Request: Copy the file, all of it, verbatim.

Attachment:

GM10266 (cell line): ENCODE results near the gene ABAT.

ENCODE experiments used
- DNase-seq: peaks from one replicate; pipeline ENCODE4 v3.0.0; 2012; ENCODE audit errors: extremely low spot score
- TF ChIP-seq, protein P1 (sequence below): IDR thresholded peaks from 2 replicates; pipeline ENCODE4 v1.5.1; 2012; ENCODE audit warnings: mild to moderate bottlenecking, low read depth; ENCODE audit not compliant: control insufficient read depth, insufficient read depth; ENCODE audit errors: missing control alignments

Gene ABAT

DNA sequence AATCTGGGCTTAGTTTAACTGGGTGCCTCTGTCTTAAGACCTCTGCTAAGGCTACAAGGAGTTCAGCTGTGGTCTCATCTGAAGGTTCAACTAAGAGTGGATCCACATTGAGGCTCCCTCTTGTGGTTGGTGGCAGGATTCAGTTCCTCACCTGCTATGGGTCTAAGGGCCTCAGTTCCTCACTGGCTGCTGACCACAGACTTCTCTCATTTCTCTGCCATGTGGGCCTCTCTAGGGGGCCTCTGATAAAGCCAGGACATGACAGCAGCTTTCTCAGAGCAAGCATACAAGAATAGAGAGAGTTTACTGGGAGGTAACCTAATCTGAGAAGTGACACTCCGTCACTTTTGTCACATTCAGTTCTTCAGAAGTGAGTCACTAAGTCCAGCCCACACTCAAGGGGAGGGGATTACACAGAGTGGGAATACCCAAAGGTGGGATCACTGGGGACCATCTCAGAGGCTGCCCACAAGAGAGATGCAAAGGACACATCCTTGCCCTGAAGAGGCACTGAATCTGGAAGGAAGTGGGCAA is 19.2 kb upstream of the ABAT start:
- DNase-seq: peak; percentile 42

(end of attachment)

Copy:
GM10266 (cell line): ENCODE results near the gene ABAT.

ENCODE experiments used
- DNase-seq: peaks from one replicate; pipeline ENCODE4 v3.0.0; 2012; ENCODE audit errors: extremely low spot score
- TF ChIP-seq, protein P1 (sequence below): IDR thresholded peaks from 2 replicates; pipeline ENCODE4 v1.5.1; 2012; ENCODE audit warnings: mild to moderate bottlenecking, low read depth; ENCODE audit not compliant: control insufficient read depth, insufficient read depth; ENCODE audit errors: missing control alignments

Gene ABAT

DNA sequence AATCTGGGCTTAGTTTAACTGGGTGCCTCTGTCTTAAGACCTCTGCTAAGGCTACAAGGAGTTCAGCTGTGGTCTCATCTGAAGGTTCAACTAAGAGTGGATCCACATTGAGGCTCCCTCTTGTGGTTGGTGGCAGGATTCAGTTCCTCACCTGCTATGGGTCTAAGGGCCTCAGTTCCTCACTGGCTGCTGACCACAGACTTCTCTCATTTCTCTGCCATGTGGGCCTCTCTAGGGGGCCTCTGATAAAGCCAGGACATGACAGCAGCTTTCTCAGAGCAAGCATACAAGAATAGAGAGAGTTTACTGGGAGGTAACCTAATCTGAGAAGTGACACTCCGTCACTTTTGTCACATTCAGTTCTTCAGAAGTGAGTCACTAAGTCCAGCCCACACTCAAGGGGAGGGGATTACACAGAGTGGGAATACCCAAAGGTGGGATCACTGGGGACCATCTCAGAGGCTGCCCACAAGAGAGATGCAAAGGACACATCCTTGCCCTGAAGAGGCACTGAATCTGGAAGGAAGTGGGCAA is 19.2 kb upstream of the ABAT start:
- DNase-seq: peak; percentile 42